Regulations Governing Tokenized Deposits and Crypto Assets in South Africa Set to Effect in January 2025 – South African Reserve Bank (SARB) senior fintech researcher Gerhard van Deventer recently reported that legislation controlling so-called tokenized deposits and crypto assets are scheduled to take effect on January 1, 2025.
Deventer cautioned regulators that they still need to grasp the dangers involved with the technology behind digital assets, despite the fact that this step is viewed as a significant milestone. In order to accomplish this, the SARB and its partners have performed experiments designed to uncover the dangers and benefits of distributed ledger technology (DLT).
Among the trials done by the South African central bank in partnership with commercial banks were Project Khokha and Project Khokha 2. In one of the tests, the SARB is alleged to have investigated a central bank digital money for retail use (CBDC). According to Deventer, the South African central bank has also investigated wholesale and multi-CBDCs, and the bank is now interested in finding a way ahead.
“At the SARB, we recently completed a project that explored the feasibility, desirability and appropriateness of a retail CBDC for South Africa. We are currently progressing with an internal project to consider the way forward,” the fintech analyst said.
According to a report published by Creamer Media’s Engineering News, South African regulators, including the SARB and the Financial Sector Conduct Authority (FSCA), as well as the financial industry, still need to do more work on the prudential treatment of crypto assets.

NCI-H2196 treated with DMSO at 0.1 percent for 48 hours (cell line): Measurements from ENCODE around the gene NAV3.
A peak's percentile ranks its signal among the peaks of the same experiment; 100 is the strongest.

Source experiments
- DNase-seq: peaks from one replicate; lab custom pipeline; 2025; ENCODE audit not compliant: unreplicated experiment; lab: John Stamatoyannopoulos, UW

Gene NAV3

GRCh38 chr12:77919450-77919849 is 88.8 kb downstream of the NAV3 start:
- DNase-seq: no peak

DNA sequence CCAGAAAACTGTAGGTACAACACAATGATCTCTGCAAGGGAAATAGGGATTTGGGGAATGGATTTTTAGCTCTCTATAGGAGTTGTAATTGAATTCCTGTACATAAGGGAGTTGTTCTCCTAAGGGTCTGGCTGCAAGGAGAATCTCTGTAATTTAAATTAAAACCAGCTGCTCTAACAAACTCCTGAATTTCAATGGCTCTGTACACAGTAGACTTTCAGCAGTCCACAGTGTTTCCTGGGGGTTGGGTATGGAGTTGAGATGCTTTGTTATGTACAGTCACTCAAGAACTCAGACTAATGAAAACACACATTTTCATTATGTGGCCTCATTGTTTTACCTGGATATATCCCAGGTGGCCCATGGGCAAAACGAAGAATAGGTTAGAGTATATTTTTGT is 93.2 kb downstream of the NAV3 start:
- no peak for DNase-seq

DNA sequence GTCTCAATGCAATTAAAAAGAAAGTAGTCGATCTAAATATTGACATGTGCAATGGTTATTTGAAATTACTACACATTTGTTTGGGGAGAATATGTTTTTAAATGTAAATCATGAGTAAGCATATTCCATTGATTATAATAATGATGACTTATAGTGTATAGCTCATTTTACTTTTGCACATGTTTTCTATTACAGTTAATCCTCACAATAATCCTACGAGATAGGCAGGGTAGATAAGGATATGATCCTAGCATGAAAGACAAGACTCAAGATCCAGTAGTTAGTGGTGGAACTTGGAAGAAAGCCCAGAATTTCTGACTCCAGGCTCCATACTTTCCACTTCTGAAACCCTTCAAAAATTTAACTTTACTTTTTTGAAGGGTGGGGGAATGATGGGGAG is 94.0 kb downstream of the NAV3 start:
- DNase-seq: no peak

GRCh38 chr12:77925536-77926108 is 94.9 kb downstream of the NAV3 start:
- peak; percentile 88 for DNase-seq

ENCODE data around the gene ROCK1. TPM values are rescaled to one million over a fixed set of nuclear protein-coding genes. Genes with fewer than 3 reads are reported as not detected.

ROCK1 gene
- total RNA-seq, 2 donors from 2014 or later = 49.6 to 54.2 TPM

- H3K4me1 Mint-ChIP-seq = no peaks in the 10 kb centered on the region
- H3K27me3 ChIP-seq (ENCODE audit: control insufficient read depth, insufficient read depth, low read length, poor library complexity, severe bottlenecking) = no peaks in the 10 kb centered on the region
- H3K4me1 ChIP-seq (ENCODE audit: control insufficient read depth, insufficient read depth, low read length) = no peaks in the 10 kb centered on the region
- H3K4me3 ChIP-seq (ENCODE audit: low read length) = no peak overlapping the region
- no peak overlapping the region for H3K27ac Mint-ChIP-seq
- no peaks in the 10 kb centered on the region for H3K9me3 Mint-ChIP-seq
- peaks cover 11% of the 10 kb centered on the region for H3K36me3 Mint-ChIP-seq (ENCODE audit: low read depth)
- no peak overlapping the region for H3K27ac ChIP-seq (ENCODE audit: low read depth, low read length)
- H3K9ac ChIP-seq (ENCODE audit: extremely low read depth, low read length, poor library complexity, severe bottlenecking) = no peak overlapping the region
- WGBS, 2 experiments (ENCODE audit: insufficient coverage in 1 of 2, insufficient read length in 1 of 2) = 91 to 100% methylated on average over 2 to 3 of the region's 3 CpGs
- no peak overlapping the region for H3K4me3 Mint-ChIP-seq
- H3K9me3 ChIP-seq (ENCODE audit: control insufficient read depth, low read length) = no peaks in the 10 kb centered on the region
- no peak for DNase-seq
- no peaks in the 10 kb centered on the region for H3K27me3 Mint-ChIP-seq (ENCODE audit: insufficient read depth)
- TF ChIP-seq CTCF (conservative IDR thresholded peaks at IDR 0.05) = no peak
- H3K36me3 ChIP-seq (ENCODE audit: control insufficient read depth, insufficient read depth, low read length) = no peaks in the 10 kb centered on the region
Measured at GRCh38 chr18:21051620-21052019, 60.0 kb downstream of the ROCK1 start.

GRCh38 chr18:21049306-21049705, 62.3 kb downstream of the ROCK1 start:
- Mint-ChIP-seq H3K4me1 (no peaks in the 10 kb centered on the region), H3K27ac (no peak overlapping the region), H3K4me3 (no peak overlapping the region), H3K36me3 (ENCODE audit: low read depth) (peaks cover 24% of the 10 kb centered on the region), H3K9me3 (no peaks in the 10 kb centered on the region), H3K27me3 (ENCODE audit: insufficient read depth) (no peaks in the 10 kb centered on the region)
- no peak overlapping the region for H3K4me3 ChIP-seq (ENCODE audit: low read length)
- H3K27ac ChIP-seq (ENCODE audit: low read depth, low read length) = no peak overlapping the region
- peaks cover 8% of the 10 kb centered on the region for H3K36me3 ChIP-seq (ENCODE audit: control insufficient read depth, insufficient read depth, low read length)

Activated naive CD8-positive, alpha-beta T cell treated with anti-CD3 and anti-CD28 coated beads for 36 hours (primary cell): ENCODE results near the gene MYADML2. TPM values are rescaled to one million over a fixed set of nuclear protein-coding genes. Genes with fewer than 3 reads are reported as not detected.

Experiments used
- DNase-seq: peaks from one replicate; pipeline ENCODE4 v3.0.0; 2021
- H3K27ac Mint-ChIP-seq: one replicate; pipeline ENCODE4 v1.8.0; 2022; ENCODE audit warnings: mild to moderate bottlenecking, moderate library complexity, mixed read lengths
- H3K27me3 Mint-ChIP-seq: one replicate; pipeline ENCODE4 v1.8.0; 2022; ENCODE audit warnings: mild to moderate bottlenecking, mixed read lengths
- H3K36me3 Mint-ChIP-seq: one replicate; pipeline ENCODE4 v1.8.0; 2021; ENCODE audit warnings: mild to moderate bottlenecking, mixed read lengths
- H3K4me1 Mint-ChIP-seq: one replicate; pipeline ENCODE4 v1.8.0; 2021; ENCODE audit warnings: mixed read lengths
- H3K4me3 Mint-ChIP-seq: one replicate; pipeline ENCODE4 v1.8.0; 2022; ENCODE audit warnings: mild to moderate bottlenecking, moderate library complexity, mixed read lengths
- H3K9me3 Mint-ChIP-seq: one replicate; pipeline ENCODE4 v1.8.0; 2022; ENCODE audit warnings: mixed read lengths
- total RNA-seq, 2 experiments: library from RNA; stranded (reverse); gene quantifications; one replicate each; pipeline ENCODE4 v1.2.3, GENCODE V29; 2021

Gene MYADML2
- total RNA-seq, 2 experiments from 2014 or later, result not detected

Sim Tshabalala, the chief executive officer (CEO) of Standard Bank, recently discussed the benefits of employing CBDCs to support secure interbank clearing, as quoted in the same source. According to Tshabalala, CBDCs, particularly retail ones, have the potential to expand formal financial system involvement. Also, they can decrease prospects for tax evasion and other financial crimes.
Tshabalala noted however that questions still remain about the role of central banks should CBDCs become widely used. He said: “However, it is not clear at this stage how retail CBDC balances held with commercial banks differ from other deposits, or how CBDC balances held by an individual or a firm directly with the central bank differs from the central bank turning itself into a retail bank.”
According to the CE of the Standard Bank, if this issue is not addressed, it will be the same as if no action is taken to “mitigate the risk and moral hazards” that result from a central bank’s active engagement in the financial system.